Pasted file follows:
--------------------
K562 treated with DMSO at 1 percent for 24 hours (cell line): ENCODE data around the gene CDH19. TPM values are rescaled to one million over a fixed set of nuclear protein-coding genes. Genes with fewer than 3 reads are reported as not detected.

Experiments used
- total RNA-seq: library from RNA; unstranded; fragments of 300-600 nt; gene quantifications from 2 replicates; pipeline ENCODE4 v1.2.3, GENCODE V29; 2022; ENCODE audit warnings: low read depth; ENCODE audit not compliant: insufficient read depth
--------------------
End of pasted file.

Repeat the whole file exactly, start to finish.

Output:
K562 treated with DMSO at 1 percent for 24 hours (cell line): ENCODE data around the gene CDH19. TPM values are rescaled to one million over a fixed set of nuclear protein-coding genes. Genes with fewer than 3 reads are reported as not detected.

Experiments used
- total RNA-seq: library from RNA; unstranded; fragments of 300-600 nt; gene quantifications from 2 replicates; pipeline ENCODE4 v1.2.3, GENCODE V29; 2022; ENCODE audit warnings: low read depth; ENCODE audit not compliant: insufficient read depth